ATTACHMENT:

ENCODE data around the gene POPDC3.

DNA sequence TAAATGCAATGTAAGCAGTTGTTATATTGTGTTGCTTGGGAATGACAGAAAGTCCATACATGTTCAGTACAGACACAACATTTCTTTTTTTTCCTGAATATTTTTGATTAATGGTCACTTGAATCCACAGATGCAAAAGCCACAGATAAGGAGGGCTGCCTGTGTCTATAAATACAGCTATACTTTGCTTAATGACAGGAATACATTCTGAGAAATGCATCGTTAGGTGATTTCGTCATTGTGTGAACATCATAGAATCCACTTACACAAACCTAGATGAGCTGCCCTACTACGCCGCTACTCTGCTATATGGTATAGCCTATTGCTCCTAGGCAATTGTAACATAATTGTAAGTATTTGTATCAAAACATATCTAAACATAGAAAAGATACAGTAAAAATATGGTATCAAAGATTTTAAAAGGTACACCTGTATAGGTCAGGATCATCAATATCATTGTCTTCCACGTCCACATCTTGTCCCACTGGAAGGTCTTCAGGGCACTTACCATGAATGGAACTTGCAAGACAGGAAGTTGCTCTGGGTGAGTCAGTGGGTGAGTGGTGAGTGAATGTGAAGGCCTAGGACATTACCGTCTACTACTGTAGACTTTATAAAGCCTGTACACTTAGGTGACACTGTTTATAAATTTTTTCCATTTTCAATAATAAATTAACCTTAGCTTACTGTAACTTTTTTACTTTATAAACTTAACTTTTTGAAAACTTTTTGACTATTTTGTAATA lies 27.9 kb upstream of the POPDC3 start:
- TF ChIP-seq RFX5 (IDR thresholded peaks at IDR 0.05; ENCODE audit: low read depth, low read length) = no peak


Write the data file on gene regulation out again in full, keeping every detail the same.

ENCODE data around the gene POPDC3.

DNA sequence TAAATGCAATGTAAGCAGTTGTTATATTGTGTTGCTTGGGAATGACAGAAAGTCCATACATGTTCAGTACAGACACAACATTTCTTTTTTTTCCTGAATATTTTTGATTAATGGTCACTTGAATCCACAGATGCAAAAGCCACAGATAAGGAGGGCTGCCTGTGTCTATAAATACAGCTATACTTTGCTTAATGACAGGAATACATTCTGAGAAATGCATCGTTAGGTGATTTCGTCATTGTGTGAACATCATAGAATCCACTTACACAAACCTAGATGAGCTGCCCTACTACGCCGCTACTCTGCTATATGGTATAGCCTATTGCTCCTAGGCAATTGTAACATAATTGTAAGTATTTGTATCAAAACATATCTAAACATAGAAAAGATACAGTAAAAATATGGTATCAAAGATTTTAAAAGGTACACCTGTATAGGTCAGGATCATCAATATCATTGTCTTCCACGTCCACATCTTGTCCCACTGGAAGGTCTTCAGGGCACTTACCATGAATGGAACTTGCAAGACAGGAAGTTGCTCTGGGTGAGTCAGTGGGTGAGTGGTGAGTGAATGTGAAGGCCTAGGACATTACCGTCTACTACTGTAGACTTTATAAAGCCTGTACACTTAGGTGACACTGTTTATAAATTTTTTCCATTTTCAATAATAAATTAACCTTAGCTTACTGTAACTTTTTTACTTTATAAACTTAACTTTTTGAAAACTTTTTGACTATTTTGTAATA lies 27.9 kb upstream of the POPDC3 start:
- TF ChIP-seq RFX5 (IDR thresholded peaks at IDR 0.05; ENCODE audit: low read depth, low read length) = no peak